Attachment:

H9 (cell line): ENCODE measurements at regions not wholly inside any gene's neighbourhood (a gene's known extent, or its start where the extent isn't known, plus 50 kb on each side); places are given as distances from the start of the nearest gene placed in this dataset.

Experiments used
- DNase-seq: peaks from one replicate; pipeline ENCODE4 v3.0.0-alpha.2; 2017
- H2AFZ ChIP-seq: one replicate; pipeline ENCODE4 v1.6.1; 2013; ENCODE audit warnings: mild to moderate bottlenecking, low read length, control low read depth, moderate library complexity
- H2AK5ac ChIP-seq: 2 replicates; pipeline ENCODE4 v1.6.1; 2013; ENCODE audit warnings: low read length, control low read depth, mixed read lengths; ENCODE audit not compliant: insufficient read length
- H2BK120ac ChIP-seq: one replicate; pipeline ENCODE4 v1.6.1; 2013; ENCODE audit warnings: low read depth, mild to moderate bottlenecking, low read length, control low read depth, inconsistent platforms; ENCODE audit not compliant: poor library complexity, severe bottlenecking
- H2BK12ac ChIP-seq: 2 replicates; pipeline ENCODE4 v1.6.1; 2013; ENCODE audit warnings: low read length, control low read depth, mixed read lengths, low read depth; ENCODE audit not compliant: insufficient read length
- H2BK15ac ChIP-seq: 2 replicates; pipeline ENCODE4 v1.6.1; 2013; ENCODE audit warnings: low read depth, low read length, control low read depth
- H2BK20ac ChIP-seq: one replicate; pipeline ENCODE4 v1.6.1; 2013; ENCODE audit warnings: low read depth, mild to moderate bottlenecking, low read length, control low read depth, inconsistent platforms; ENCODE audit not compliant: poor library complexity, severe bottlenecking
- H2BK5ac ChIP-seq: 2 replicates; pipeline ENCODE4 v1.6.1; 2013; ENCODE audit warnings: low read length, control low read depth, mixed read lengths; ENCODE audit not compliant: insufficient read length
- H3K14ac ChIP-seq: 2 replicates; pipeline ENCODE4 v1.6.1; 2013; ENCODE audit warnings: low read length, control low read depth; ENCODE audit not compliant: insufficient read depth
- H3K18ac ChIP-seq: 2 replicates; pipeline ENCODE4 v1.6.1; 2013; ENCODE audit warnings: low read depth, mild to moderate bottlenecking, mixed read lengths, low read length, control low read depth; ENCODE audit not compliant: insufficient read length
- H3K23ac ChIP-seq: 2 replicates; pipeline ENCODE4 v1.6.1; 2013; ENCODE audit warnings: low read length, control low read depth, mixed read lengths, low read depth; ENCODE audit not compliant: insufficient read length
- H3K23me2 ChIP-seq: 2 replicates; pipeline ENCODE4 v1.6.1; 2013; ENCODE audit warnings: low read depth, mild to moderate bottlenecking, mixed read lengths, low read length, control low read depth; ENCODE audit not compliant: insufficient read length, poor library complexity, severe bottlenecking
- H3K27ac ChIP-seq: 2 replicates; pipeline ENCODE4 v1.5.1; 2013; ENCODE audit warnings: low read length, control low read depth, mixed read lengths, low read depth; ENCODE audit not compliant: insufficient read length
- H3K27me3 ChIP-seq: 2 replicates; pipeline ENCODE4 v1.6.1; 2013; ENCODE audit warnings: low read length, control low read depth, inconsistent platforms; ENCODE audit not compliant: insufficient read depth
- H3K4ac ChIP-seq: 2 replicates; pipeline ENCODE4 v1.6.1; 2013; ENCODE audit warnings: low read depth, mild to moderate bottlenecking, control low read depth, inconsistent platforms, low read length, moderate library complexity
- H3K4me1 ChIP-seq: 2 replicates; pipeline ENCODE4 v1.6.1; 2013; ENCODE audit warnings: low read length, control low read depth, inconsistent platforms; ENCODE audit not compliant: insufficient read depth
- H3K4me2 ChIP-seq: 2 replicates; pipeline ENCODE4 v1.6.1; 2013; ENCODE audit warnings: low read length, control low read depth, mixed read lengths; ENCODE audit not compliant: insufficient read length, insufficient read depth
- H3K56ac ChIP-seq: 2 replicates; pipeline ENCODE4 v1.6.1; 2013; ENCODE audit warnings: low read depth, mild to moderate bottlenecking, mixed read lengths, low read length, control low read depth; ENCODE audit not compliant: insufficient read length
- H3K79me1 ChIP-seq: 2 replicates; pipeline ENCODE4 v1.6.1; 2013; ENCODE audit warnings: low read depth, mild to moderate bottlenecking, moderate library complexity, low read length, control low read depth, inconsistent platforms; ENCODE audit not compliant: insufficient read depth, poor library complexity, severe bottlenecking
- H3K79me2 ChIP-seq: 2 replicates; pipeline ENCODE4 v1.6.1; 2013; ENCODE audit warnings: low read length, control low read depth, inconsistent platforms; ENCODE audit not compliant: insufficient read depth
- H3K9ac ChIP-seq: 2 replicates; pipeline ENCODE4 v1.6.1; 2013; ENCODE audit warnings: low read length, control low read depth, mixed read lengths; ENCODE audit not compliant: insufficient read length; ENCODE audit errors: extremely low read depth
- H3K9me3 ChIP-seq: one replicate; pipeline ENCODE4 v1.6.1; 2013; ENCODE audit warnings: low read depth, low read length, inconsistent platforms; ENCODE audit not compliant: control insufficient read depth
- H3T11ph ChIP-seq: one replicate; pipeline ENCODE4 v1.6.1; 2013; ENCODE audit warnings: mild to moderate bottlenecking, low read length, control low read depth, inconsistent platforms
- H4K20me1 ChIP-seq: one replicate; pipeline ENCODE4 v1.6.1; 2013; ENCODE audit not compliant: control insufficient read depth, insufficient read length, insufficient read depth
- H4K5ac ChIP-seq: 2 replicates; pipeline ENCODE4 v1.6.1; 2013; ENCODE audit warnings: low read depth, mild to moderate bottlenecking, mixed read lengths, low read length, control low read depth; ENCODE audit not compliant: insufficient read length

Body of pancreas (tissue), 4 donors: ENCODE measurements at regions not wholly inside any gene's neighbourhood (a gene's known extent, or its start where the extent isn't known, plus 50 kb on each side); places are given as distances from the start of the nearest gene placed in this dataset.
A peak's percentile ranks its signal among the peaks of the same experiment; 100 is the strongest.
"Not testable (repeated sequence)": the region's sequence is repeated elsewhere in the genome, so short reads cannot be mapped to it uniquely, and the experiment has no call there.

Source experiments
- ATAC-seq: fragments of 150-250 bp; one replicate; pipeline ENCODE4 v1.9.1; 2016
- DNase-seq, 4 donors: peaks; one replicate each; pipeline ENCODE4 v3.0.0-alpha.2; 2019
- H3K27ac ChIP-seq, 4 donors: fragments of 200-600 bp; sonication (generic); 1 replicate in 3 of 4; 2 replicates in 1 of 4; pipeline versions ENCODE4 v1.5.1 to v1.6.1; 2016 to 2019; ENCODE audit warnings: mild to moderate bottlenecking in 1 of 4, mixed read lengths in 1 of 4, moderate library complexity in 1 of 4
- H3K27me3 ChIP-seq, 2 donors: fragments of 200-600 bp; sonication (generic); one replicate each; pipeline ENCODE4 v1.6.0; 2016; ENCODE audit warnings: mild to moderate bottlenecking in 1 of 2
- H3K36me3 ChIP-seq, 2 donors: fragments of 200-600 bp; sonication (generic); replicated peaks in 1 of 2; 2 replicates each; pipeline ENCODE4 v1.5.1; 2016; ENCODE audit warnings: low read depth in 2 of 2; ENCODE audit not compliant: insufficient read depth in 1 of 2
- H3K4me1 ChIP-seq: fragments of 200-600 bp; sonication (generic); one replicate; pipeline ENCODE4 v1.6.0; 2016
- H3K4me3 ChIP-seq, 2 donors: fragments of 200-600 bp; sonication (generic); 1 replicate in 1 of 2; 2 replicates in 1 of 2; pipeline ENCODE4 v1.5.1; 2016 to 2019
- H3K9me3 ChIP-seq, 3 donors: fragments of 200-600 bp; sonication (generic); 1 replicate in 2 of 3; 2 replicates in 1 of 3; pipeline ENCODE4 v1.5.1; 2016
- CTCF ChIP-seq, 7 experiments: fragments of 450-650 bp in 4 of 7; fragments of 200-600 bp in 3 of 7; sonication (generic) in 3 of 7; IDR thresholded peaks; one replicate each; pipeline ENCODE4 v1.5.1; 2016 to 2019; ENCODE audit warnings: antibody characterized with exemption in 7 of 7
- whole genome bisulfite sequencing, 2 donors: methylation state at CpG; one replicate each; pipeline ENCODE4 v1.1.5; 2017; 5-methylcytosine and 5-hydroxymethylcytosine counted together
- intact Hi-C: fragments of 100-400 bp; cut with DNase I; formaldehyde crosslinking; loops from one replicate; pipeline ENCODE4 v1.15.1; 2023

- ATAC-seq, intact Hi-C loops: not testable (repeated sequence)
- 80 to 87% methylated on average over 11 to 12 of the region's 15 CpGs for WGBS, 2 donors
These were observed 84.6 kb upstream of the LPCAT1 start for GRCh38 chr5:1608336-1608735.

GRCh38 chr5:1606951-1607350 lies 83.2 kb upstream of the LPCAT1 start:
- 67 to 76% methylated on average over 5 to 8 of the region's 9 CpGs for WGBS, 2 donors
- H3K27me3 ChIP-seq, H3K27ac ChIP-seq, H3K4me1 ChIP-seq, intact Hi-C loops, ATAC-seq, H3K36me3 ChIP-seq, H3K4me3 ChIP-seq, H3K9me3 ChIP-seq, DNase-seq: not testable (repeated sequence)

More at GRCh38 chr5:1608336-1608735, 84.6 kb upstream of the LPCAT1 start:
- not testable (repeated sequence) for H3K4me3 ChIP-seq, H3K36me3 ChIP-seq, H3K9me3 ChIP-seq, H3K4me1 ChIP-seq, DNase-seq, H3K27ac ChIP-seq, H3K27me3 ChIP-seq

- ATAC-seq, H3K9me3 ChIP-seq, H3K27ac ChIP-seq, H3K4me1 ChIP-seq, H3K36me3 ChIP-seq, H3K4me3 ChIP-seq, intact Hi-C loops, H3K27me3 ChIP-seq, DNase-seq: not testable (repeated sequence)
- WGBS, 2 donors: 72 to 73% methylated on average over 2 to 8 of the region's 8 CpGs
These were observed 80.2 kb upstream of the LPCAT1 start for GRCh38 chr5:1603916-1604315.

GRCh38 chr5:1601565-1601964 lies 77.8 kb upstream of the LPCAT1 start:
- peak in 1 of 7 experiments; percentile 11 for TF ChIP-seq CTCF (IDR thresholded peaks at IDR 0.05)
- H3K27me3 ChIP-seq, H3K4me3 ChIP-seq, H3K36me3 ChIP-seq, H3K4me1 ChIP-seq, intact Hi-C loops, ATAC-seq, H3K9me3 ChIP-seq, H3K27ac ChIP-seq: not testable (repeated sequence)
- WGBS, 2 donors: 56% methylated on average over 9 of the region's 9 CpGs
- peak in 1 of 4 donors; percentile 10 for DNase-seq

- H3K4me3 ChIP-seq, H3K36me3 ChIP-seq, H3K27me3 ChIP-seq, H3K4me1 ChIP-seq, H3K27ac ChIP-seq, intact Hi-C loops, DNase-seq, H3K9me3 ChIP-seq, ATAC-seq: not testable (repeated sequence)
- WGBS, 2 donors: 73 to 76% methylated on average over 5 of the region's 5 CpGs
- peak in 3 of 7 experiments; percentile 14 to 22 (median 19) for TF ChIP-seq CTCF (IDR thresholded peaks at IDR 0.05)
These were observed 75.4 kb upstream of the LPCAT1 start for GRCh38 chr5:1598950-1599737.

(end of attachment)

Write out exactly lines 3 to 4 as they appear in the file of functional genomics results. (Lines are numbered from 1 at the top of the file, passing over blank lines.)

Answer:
- DNase-seq: peaks from one replicate; pipeline ENCODE4 v3.0.0-alpha.2; 2017
- H2AFZ ChIP-seq: one replicate; pipeline ENCODE4 v1.6.1; 2013; ENCODE audit warnings: mild to moderate bottlenecking, low read length, control low read depth, moderate library complexity